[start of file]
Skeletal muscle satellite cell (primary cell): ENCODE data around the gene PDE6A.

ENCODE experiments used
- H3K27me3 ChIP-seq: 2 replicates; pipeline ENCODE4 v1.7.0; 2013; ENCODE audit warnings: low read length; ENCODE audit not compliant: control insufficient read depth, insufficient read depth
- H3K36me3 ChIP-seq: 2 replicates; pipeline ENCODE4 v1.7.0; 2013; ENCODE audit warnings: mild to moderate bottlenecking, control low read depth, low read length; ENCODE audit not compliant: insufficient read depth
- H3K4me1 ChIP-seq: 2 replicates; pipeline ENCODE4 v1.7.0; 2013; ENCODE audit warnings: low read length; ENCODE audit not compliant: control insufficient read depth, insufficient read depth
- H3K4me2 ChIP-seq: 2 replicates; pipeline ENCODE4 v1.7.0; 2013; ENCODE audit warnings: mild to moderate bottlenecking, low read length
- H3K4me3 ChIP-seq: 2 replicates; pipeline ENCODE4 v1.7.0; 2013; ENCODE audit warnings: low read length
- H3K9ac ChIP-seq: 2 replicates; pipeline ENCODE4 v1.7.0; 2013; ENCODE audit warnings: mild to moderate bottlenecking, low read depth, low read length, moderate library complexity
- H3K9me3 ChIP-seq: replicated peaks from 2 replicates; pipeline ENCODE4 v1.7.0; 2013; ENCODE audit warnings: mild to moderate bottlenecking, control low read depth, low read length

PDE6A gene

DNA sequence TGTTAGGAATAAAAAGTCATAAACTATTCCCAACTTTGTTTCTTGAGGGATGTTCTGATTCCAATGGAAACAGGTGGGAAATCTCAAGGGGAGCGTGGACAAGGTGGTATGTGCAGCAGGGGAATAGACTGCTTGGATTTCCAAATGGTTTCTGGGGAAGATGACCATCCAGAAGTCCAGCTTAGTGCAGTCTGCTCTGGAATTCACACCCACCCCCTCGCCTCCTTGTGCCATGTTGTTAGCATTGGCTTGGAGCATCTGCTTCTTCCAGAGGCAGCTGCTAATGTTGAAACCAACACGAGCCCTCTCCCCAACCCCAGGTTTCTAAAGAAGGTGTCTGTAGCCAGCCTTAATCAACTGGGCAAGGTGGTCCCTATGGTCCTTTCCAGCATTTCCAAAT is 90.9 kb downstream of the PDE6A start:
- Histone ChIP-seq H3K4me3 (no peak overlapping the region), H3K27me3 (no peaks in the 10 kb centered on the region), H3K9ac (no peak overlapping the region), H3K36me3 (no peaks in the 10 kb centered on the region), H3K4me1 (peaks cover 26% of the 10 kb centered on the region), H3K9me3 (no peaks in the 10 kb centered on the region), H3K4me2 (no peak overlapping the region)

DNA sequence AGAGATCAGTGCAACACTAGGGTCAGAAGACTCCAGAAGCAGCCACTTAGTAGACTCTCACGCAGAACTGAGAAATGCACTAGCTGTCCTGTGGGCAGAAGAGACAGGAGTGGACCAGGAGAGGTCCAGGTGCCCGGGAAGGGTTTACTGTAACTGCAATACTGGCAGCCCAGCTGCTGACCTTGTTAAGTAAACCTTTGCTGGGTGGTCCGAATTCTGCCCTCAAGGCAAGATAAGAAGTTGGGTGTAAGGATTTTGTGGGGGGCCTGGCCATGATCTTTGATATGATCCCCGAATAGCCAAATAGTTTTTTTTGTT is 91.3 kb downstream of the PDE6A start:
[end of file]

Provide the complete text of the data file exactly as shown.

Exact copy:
Skeletal muscle satellite cell (primary cell): ENCODE data around the gene PDE6A.

ENCODE experiments used
- H3K27me3 ChIP-seq: 2 replicates; pipeline ENCODE4 v1.7.0; 2013; ENCODE audit warnings: low read length; ENCODE audit not compliant: control insufficient read depth, insufficient read depth
- H3K36me3 ChIP-seq: 2 replicates; pipeline ENCODE4 v1.7.0; 2013; ENCODE audit warnings: mild to moderate bottlenecking, control low read depth, low read length; ENCODE audit not compliant: insufficient read depth
- H3K4me1 ChIP-seq: 2 replicates; pipeline ENCODE4 v1.7.0; 2013; ENCODE audit warnings: low read length; ENCODE audit not compliant: control insufficient read depth, insufficient read depth
- H3K4me2 ChIP-seq: 2 replicates; pipeline ENCODE4 v1.7.0; 2013; ENCODE audit warnings: mild to moderate bottlenecking, low read length
- H3K4me3 ChIP-seq: 2 replicates; pipeline ENCODE4 v1.7.0; 2013; ENCODE audit warnings: low read length
- H3K9ac ChIP-seq: 2 replicates; pipeline ENCODE4 v1.7.0; 2013; ENCODE audit warnings: mild to moderate bottlenecking, low read depth, low read length, moderate library complexity
- H3K9me3 ChIP-seq: replicated peaks from 2 replicates; pipeline ENCODE4 v1.7.0; 2013; ENCODE audit warnings: mild to moderate bottlenecking, control low read depth, low read length

PDE6A gene

DNA sequence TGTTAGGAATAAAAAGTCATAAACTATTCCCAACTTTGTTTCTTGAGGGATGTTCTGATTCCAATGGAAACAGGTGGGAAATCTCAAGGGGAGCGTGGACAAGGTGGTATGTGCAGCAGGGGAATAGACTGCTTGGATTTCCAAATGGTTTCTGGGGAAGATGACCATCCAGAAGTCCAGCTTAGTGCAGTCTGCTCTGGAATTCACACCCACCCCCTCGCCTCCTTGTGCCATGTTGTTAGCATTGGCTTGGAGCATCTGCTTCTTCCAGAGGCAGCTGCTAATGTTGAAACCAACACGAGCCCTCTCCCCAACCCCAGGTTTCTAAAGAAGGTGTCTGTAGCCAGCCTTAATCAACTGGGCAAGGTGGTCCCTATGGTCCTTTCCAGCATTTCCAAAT is 90.9 kb downstream of the PDE6A start:
- Histone ChIP-seq H3K4me3 (no peak overlapping the region), H3K27me3 (no peaks in the 10 kb centered on the region), H3K9ac (no peak overlapping the region), H3K36me3 (no peaks in the 10 kb centered on the region), H3K4me1 (peaks cover 26% of the 10 kb centered on the region), H3K9me3 (no peaks in the 10 kb centered on the region), H3K4me2 (no peak overlapping the region)

DNA sequence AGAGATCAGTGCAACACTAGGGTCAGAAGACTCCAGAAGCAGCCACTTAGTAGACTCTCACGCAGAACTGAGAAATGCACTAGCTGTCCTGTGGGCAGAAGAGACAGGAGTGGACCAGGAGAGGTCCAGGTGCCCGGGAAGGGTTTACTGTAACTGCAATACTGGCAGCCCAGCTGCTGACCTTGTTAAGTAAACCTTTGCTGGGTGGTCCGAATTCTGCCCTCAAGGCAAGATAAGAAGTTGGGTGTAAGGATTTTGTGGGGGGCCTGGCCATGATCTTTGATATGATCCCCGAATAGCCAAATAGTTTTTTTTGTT is 91.3 kb downstream of the PDE6A start: